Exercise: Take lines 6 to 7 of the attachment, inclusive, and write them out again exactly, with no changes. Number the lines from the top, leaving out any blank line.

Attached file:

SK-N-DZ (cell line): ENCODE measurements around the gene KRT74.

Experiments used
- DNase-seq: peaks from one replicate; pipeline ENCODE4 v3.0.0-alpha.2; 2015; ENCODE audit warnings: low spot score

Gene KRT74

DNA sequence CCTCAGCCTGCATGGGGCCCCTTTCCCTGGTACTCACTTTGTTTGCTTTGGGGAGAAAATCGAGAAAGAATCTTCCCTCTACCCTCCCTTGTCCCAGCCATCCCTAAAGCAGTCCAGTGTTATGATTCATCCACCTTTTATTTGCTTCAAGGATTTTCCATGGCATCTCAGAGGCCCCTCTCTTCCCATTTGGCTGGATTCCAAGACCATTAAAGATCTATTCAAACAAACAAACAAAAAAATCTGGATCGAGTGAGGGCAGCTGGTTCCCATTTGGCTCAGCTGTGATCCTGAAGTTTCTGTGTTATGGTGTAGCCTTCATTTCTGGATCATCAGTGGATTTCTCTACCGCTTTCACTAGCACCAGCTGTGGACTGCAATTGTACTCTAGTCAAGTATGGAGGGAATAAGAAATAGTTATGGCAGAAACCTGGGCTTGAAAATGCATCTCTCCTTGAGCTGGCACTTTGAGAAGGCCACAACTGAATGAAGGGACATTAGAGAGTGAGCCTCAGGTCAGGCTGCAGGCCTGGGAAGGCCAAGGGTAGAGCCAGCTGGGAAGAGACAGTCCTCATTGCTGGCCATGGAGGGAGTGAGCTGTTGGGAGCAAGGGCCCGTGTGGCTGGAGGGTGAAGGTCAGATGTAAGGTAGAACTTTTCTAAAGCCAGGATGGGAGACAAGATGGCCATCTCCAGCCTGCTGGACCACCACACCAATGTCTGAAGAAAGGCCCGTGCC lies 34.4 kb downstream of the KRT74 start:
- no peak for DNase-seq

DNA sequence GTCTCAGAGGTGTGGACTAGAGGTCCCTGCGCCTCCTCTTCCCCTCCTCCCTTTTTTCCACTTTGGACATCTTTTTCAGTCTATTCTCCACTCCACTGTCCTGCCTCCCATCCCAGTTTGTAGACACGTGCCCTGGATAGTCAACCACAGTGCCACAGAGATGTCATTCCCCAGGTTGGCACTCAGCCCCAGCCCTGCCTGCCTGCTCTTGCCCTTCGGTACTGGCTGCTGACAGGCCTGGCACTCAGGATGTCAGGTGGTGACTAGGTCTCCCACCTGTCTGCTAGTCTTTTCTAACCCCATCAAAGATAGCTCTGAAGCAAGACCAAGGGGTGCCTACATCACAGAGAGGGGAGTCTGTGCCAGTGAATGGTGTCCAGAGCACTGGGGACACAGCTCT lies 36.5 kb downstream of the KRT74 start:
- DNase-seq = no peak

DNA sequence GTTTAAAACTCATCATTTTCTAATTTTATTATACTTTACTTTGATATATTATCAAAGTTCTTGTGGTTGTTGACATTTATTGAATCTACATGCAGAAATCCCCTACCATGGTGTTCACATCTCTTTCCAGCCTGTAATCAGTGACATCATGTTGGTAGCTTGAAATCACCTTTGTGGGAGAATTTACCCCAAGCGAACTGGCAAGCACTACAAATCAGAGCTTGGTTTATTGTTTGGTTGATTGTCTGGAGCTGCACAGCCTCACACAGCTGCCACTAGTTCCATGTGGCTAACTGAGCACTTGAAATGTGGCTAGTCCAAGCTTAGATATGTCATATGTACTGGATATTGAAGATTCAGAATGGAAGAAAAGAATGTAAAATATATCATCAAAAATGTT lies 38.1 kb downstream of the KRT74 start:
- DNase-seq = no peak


- no peak for DNase-seq

DNA sequence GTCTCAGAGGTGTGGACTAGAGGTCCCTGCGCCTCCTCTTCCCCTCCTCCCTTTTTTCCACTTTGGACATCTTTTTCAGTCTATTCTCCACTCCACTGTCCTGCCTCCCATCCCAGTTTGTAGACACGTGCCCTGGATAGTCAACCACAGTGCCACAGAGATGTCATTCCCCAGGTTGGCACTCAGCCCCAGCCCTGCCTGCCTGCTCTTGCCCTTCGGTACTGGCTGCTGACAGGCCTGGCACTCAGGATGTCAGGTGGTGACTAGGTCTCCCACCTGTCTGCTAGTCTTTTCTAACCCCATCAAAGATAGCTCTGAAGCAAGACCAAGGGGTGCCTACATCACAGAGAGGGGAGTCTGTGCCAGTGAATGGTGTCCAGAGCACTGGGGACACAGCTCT lies 36.5 kb downstream of the KRT74 start: